Tokyo: Japan’s main opposition party has apologised after a senior member called the Japanese Communist Party a “termite” in response to the smaller party’s call for a coalition against Prime Minister Shinzo Abe’s government.
The comment, from Seiji Maehara of the Democratic Party of Japan, came during a television political talk show, when he was asked about the possibility of cooperating with the Japanese Communist Party in an upper house election due next year.
“I know the Communist Party’s nature very well,” Maehara, a former Democratic Party president and foreign minister, said on the show last week.
“It’s like a termite and if you cooperate with them your foundation will collapse.”
Maehara’s party, which formed a government for about three years until being ousted in elections in December 2012 by the Liberal Democratic Party, apologised to the communists for the “disrespectful expression,” Democratic Party secretary general Yukio Edano told reporters late Wednesday.
A communist party spokesman declined to comment on the issue when contacted by AFP.
Public support for Abe’s Liberal-led government remains at about 40 percent or higher, despite controversy over landmark security legislation passed by parliament this year that allows Japan to expand military activity abroad.
Some experts have said that voters’ disillusionment with the Democratic Party over its perceived poor handling of Japan’s security alliance with the United States and the 2011 earthquake, tsunami and nuclear disasters partly explains their reluctant support for Abe.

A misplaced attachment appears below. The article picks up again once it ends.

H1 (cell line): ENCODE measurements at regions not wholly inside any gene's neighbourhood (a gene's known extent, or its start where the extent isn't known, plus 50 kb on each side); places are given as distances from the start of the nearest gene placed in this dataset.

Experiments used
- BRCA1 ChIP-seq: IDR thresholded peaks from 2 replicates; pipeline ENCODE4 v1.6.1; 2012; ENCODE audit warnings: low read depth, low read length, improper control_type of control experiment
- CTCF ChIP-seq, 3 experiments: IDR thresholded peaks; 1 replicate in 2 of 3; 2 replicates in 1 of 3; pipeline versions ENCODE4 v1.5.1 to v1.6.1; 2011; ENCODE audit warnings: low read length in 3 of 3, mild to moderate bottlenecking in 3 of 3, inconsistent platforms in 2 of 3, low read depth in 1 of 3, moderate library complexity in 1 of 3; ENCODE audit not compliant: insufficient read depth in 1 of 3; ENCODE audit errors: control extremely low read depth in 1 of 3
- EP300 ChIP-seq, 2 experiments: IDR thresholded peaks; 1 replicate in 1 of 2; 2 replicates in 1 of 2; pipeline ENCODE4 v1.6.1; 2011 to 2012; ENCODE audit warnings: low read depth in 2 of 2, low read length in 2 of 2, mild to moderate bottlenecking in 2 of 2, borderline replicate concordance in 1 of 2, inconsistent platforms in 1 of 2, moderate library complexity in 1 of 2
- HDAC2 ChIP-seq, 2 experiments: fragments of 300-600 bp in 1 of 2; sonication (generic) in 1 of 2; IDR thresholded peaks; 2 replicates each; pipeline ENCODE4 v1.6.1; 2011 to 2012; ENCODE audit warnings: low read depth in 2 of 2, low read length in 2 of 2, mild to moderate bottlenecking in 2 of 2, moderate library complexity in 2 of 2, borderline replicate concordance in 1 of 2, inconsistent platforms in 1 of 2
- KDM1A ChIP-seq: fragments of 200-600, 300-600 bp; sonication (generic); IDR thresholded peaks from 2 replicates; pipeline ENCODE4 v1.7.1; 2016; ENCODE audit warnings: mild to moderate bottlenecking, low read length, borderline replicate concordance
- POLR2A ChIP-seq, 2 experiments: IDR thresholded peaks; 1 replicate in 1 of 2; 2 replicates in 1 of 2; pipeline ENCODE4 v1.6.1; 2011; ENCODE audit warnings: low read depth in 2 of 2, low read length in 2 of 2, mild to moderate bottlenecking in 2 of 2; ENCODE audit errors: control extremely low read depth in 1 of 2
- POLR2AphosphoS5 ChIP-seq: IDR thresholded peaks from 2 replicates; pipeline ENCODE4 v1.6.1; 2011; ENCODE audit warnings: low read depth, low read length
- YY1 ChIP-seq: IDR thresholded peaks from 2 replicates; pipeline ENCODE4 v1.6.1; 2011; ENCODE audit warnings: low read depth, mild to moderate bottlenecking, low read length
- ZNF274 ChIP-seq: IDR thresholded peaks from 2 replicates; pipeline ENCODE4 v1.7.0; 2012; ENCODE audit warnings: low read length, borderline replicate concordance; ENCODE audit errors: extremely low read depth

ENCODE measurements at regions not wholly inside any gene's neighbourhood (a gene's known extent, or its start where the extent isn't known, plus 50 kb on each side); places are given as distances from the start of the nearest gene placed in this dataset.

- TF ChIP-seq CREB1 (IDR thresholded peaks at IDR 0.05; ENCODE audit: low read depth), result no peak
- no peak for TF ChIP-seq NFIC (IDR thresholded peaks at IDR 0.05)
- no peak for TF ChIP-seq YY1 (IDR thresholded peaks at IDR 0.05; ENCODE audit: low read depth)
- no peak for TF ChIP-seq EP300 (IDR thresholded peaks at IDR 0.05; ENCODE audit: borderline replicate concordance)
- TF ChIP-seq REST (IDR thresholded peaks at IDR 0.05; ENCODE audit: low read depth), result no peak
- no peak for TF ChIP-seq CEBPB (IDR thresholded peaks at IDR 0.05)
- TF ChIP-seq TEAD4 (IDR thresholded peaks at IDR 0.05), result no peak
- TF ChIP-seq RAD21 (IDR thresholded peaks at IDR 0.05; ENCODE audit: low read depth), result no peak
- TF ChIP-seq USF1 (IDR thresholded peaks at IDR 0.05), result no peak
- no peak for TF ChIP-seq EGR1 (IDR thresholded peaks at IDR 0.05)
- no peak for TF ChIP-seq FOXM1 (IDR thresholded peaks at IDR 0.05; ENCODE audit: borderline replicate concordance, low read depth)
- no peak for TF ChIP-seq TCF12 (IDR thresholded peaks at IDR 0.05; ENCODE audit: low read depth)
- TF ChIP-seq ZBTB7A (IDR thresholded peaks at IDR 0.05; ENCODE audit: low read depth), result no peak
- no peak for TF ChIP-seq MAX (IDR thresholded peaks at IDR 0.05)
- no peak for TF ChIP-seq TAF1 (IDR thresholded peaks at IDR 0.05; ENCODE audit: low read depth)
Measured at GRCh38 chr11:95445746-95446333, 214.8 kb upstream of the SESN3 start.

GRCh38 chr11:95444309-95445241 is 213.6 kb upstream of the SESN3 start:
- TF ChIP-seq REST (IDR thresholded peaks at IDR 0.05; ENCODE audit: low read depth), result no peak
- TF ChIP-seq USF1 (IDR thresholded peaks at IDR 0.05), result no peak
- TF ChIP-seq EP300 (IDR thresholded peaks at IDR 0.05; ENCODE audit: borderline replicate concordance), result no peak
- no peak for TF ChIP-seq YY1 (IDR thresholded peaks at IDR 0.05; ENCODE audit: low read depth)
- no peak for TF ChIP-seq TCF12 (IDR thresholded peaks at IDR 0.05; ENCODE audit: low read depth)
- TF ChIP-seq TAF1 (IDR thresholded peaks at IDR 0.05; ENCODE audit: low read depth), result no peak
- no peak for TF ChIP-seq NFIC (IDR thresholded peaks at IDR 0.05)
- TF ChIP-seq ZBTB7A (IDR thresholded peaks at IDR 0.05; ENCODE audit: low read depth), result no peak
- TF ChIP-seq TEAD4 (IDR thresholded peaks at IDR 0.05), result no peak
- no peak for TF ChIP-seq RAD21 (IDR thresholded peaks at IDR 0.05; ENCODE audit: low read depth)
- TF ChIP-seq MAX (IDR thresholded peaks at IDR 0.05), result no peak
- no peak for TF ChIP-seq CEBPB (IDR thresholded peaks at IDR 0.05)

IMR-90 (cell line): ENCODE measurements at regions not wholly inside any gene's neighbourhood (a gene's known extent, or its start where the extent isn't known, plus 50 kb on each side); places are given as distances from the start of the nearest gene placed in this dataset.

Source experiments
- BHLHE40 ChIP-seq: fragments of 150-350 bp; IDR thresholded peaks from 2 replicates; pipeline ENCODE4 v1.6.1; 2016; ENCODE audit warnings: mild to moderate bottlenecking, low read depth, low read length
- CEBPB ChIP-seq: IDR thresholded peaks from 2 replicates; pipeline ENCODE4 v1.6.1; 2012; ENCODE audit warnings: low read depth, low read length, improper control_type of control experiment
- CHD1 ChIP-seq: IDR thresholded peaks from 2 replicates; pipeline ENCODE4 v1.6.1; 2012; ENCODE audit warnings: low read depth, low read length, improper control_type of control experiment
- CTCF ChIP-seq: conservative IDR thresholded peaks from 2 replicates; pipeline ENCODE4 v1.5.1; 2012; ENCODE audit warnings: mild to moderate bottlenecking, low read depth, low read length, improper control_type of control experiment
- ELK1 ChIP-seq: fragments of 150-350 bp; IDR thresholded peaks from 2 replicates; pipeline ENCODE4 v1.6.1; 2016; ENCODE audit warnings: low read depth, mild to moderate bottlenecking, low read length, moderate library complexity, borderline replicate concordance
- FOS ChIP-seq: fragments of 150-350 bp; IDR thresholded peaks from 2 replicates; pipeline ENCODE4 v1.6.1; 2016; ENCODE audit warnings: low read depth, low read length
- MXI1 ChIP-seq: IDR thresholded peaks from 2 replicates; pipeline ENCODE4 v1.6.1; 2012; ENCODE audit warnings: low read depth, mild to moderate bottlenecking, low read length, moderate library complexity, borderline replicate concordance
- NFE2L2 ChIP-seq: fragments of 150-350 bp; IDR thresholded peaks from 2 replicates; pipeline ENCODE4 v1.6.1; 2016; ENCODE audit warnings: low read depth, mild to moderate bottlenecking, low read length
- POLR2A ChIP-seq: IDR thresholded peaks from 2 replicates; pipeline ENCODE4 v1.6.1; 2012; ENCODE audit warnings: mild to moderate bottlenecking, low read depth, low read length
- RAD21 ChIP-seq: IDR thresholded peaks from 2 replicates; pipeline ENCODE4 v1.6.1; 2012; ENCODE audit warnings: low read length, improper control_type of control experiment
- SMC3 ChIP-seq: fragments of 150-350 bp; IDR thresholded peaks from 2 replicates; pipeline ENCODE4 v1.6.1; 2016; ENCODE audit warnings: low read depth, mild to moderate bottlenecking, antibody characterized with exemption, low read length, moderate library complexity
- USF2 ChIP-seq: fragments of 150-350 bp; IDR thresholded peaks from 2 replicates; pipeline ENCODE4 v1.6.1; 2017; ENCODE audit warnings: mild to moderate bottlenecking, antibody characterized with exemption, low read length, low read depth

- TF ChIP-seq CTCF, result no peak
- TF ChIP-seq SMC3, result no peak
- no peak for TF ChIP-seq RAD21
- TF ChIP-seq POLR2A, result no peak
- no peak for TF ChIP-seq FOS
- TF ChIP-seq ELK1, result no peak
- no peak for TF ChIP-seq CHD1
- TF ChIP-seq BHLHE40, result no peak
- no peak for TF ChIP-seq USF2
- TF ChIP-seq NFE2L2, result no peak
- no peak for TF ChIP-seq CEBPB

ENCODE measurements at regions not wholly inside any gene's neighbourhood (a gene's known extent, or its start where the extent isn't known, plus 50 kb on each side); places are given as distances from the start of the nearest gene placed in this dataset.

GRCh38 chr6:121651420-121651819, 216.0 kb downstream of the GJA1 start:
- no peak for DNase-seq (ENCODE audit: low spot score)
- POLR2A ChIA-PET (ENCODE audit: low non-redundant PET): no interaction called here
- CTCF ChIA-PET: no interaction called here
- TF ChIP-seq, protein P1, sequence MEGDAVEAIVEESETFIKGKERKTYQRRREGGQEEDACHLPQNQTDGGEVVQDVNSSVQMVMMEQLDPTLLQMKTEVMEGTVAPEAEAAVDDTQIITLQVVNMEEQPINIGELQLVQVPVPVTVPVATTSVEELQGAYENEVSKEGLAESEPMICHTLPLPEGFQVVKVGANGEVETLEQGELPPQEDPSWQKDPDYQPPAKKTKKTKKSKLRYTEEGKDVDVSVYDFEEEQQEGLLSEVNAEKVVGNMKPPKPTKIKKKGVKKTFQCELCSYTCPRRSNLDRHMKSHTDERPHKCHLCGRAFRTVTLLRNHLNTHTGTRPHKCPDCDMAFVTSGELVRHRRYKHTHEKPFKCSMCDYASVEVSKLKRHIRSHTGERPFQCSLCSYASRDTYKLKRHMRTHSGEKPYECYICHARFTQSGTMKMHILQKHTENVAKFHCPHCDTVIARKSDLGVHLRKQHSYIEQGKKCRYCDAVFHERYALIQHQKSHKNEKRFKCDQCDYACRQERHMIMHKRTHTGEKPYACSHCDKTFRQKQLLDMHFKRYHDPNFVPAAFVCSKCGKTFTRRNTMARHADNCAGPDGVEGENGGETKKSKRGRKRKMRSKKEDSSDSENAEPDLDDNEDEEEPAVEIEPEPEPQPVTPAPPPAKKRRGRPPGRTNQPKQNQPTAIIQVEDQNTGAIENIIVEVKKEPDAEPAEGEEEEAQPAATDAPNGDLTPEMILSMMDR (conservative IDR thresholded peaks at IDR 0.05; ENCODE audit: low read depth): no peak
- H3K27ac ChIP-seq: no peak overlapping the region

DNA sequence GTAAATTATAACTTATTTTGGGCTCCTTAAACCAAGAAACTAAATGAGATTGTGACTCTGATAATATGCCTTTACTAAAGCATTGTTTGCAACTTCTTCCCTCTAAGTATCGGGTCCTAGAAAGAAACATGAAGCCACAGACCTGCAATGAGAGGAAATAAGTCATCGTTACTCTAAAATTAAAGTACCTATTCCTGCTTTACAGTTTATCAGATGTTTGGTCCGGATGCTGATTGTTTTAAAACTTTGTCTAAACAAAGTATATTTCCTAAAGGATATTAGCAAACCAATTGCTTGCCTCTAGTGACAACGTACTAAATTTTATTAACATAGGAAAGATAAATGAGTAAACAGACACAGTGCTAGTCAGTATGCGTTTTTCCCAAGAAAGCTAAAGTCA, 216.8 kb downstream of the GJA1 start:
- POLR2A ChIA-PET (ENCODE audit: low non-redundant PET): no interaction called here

The communists, who more than doubled their seats in last year’s lower house election, have recently called for other opposition parties to form a united front against Abe over the security legislation.
The opposition bloc shares concerns that it violates Japan’s war-renouncing constitution, though attitudes toward the security alliance with the United States differ widely.
The Communists and some liberal members of other parties claim it could drag Japan into an American-led war even if Japan is not directly under threat, while more centrist and conservative opposition lawmakers, including Maehara, have openly discussed expanding Japan’s role in the alliance.
“One of the reasons why the opposition bloc is hovering near the bottom is that we are being shaken by the Communists’ call for (an opposition-led) government,” Maehara said last week.